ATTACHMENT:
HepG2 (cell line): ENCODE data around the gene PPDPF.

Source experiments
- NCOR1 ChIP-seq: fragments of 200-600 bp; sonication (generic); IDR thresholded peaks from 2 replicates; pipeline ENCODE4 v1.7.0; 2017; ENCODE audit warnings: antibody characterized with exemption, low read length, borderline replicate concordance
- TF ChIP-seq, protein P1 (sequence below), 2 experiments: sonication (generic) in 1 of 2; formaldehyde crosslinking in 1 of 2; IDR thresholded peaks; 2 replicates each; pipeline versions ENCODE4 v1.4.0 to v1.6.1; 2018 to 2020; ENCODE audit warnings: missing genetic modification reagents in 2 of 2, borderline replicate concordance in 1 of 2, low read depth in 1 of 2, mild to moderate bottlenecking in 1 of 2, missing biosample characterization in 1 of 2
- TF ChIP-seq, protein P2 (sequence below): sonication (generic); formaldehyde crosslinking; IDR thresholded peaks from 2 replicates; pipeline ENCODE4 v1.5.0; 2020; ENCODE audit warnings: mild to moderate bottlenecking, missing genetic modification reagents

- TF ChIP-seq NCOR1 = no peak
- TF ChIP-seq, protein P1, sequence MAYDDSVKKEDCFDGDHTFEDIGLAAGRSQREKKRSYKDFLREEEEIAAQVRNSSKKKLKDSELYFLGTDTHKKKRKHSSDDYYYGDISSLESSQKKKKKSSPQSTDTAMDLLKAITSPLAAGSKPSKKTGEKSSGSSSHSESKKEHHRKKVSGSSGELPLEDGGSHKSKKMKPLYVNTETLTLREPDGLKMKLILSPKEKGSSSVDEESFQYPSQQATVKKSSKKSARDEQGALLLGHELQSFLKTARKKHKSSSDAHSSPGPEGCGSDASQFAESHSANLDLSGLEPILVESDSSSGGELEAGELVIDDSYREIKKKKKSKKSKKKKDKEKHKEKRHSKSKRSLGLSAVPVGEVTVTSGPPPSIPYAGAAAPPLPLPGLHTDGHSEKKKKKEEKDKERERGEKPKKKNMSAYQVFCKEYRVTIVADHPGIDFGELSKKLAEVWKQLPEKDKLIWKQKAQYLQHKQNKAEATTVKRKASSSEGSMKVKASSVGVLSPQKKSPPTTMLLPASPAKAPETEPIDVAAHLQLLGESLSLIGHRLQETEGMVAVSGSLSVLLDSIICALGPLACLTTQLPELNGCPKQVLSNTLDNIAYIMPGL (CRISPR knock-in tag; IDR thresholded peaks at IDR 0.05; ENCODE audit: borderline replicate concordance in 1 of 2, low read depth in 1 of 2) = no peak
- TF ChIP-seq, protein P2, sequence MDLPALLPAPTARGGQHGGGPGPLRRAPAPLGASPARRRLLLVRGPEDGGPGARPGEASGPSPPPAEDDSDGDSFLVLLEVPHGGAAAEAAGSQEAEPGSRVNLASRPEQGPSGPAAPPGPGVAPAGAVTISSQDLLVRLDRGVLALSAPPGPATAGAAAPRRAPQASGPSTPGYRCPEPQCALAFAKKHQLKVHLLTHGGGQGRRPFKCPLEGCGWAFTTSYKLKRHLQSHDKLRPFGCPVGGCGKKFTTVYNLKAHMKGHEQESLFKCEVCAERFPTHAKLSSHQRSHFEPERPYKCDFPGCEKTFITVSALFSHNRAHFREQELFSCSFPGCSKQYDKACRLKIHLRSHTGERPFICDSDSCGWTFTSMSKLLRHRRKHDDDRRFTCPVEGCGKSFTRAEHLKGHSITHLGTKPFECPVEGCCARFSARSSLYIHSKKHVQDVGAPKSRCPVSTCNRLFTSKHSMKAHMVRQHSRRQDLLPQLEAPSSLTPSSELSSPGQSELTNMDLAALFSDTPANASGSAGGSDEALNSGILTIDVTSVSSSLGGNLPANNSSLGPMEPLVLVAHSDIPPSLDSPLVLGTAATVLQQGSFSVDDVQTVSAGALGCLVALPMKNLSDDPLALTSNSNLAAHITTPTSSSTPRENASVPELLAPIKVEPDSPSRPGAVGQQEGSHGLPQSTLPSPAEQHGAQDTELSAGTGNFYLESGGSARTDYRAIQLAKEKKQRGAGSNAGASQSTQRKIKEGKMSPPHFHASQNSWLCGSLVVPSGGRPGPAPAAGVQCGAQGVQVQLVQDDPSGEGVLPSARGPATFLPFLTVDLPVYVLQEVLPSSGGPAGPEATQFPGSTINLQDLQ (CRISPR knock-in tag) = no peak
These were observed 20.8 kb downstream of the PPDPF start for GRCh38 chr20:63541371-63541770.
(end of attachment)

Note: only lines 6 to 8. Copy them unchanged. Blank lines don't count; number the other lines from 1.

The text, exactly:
- TF ChIP-seq NCOR1 = no peak
- TF ChIP-seq, protein P1, sequence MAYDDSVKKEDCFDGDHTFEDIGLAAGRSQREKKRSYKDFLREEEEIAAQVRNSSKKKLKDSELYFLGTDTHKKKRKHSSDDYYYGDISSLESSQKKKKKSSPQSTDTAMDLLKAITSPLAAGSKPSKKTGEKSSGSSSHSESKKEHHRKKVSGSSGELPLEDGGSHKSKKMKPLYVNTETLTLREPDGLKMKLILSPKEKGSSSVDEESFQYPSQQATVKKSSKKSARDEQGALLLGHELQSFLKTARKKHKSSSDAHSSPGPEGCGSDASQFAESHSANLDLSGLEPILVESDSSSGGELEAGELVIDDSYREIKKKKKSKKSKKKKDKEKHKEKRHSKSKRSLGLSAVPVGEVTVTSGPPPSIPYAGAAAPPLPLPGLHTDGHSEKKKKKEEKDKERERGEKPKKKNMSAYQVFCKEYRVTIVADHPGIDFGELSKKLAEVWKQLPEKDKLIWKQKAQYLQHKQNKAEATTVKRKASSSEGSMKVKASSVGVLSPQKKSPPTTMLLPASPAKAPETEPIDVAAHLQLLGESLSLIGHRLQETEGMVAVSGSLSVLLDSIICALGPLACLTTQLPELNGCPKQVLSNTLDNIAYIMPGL (CRISPR knock-in tag; IDR thresholded peaks at IDR 0.05; ENCODE audit: borderline replicate concordance in 1 of 2, low read depth in 1 of 2) = no peak
- TF ChIP-seq, protein P2, sequence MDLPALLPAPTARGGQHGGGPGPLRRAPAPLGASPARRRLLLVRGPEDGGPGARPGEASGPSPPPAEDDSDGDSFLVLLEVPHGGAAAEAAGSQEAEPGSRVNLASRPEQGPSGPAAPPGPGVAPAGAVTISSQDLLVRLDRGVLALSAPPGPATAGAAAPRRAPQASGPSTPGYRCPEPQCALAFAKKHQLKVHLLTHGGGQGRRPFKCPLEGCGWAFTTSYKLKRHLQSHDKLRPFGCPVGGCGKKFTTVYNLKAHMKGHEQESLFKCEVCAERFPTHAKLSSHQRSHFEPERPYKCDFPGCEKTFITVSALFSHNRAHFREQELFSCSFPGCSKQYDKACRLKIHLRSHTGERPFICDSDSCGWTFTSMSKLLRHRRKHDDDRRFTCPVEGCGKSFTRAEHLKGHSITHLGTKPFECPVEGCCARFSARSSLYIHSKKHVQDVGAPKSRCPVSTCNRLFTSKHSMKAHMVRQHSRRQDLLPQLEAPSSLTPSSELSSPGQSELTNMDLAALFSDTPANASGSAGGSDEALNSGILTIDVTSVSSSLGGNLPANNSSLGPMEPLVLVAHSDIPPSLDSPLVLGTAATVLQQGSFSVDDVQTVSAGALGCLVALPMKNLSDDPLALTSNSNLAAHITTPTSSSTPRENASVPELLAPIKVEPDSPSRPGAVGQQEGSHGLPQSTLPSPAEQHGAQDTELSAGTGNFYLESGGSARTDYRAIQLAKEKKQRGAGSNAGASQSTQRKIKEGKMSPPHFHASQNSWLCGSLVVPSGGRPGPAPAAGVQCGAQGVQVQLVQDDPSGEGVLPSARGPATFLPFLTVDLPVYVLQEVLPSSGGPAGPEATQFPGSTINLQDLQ (CRISPR knock-in tag) = no peak